Las Pumas Animal Rescue Center Not Responsible for Cross-Species Love
I knew we would see big cats when we went to the Las Pumas animal rescue center in Cañas, Costa Rica. I didn’t know we would see a collared peccary in love with a three-legged deer.
But there they were in the same enclosure, the white-tailed deer hopping up to a feeding trough while the pig oddly licked her haunches and scratched her flanks with his nose. The deer’s name is Milagro (“Miracle”), and she was shot in the now-missing leg by a hunter. The peccary, Ñoño (“Fatso”) used to live in a cage at a hotel in Tilarán before the owner turned him in.
And then love bloomed. “They adore each other,” said Esther Pomareda, the resident biologist at Centro de Rescate Las Pumas.
Happy endings are not all that common in any place where animals live in cages, but their beginnings are often a lot worse. Esther gave us a tour starting with white-faced monkeys, where one came right up to us and started moving his mouth like he was imitating her spiel.
It has a campaign to
educate people to leave
baby animals alone.
A forlorn spider monkey came over and took up a perch on the fence, dropping her head and covering it with her hand like she was sad.
Esther said that at first the spider monkey was in another cage and was depressed and stressed, so they decided to put her with the capuchin monkeys to see how they got along. I remarked that she still looked depressed.
“All animals in captivity are going to be a bit sad or stressed, just for being locked up,” Esther said. “As much as we try to make the habitat nice and big, and leave them toys, they destroy them.”
There are two jaguars here, three pumas, four ocelots, two jaguarundis and one margay. When we visited, most of them were doing what cats do best: sleeping.
But one gorgeous puma named Bruno was walking around like, well, like a caged puma. He was confiscated from some idiot who had a canopy tour with a cougar. It goes without saying that it’s totally illegal in Costa Rica to keep wild animals to attract tourists without the rigorous permits required by the environment ministry, MINAE.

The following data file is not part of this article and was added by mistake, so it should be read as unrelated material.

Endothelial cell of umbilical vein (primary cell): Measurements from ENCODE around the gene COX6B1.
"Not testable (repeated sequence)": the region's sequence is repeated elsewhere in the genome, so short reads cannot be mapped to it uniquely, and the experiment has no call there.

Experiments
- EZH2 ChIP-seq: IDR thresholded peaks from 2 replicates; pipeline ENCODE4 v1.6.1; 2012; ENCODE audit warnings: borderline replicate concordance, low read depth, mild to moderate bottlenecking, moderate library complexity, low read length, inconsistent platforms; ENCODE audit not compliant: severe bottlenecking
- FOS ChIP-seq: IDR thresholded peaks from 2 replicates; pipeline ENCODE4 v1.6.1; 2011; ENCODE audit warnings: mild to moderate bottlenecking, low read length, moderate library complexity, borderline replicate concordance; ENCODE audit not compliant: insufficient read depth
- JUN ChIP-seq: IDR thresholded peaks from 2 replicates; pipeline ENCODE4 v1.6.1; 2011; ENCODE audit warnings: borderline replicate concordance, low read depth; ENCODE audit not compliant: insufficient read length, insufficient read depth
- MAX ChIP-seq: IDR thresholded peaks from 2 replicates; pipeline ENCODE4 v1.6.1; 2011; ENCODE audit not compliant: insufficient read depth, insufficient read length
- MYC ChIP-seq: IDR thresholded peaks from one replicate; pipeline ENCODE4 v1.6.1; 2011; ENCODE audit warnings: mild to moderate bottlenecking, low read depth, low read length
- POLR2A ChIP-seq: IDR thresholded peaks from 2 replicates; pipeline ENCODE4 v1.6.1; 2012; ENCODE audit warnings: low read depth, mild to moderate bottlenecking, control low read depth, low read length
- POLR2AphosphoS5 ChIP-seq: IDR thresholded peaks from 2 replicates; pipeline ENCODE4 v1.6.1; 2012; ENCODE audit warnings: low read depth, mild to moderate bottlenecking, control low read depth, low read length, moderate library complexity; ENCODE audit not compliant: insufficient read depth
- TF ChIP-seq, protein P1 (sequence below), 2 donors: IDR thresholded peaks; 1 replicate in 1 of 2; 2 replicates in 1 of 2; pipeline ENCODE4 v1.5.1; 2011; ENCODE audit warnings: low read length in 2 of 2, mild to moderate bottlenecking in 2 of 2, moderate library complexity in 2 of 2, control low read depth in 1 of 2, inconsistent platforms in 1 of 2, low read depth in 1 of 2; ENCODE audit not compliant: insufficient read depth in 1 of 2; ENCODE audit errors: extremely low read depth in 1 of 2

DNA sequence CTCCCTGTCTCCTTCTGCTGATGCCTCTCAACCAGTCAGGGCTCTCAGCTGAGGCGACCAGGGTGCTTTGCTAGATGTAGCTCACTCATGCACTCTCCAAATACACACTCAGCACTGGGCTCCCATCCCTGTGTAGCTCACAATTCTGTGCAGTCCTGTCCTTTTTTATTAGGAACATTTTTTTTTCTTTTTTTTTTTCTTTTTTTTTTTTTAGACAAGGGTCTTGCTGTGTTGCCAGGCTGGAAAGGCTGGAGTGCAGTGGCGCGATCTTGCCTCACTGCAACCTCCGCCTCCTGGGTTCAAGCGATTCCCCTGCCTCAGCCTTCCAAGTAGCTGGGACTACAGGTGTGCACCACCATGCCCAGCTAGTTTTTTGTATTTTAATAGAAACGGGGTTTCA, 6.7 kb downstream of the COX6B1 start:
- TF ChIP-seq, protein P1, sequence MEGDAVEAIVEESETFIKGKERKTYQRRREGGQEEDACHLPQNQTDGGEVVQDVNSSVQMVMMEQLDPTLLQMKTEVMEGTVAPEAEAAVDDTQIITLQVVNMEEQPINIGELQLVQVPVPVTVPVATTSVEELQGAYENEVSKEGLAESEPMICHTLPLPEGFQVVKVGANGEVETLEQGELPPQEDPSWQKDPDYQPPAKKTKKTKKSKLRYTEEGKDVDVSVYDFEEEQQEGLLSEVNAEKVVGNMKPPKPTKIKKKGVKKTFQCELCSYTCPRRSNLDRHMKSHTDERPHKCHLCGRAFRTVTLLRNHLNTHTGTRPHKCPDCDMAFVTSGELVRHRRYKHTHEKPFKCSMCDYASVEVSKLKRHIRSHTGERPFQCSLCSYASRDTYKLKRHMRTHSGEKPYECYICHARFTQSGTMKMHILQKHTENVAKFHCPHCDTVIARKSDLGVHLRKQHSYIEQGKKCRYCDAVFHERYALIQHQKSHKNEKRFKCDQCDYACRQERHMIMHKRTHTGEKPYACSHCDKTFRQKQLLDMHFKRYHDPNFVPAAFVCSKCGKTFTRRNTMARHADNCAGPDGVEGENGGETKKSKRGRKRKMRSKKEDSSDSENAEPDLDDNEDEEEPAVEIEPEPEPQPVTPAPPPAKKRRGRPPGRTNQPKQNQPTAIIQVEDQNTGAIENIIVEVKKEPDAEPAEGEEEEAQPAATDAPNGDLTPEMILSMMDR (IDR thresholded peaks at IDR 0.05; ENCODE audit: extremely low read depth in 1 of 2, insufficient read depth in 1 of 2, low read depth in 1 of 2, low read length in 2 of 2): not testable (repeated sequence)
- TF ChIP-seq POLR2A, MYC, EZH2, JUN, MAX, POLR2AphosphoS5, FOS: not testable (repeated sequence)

The nonprofit Las Pumas was founded more than 50 years ago by a Swiss couple named Lilly Bodmer and Werner Hagnauer. It was recognized last year with an international certification from the Global Federation of Animal Sanctuaries — a distinction it shares with only one other refuge in Costa Rica, Zoo Ave.
“It demonstrates that the care and well-being of the animals, the quality of their health, the financing, everything meets all the norms and standards on an international level,” Esther said.
Under Costa Rican law, animal sanctuaries can put animals on public display only if they are deemed incapable of surviving in the wild — typically because of injuries or because they were raised as pets and are too habituated to humans. Rescued animals that can be rehabilitated and released are required to be kept away from human contact under a separate permit from MINAE. If you release a jaguar, you want it to go out in the jungle and hunt, not walk up to some farmer’s house looking for a handout.